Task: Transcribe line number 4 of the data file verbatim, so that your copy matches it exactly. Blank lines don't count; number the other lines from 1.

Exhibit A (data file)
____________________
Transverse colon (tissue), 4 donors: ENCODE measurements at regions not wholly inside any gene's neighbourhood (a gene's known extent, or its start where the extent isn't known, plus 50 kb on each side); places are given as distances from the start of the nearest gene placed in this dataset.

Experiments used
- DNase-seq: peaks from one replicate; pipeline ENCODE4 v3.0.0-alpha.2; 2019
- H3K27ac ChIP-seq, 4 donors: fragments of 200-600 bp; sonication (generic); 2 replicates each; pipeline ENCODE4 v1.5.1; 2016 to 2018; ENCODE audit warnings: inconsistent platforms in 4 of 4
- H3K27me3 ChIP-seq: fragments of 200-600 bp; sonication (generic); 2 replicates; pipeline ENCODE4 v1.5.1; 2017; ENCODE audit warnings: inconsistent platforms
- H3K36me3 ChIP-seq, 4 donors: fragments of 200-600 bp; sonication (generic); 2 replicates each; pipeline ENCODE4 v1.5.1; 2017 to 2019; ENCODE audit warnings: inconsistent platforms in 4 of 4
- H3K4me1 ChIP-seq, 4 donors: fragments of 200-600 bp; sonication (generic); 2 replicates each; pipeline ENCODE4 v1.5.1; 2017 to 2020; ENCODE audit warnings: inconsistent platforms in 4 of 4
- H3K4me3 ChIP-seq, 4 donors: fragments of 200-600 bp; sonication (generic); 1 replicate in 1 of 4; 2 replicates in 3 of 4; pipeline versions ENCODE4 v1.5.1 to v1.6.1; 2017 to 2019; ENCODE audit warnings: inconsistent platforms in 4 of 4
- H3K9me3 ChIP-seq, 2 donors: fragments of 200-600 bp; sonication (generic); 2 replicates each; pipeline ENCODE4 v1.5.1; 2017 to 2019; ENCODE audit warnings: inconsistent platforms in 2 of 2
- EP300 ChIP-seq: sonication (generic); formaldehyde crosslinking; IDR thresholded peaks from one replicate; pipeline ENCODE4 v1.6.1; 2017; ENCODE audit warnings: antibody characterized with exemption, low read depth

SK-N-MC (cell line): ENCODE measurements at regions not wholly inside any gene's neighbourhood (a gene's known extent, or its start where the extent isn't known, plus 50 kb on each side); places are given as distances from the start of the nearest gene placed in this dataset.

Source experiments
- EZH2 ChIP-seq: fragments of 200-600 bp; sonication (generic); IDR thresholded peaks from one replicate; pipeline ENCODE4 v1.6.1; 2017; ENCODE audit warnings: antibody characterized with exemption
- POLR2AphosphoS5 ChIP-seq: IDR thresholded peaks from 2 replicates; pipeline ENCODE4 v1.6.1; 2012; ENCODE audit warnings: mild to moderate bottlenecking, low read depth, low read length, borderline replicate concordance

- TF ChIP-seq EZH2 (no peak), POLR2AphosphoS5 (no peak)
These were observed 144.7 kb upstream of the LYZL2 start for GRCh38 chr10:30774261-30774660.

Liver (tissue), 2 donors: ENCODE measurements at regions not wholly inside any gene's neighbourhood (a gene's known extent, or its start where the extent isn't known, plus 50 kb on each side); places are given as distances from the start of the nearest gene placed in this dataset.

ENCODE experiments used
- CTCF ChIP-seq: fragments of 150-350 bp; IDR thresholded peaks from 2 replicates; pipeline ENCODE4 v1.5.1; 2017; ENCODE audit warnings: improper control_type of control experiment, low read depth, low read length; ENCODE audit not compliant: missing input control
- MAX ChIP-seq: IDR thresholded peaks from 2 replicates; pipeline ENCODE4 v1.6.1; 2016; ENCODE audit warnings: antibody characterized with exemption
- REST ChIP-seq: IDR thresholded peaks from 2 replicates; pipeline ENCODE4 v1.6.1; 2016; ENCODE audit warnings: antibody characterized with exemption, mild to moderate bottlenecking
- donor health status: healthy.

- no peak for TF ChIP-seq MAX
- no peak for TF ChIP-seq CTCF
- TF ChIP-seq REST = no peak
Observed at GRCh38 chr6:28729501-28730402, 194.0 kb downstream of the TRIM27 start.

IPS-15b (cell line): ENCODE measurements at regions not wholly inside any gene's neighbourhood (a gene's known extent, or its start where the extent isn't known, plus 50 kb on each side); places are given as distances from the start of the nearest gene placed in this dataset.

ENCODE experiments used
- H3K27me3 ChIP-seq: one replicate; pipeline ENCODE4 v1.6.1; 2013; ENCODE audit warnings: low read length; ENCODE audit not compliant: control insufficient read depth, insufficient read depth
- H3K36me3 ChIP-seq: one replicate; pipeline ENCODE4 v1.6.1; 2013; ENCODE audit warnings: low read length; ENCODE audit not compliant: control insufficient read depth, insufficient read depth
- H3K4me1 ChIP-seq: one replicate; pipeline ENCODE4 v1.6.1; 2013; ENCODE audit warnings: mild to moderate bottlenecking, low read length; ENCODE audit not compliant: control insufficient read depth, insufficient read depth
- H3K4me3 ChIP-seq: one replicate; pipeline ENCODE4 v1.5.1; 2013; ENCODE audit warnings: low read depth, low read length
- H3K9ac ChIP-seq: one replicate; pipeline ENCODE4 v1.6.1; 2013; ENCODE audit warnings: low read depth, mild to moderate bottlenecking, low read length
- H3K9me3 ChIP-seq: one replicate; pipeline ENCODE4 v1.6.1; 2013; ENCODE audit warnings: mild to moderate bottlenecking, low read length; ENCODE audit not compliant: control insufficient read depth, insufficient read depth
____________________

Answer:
- H3K27ac ChIP-seq, 4 donors: fragments of 200-600 bp; sonication (generic); 2 replicates each; pipeline ENCODE4 v1.5.1; 2016 to 2018; ENCODE audit warnings: inconsistent platforms in 4 of 4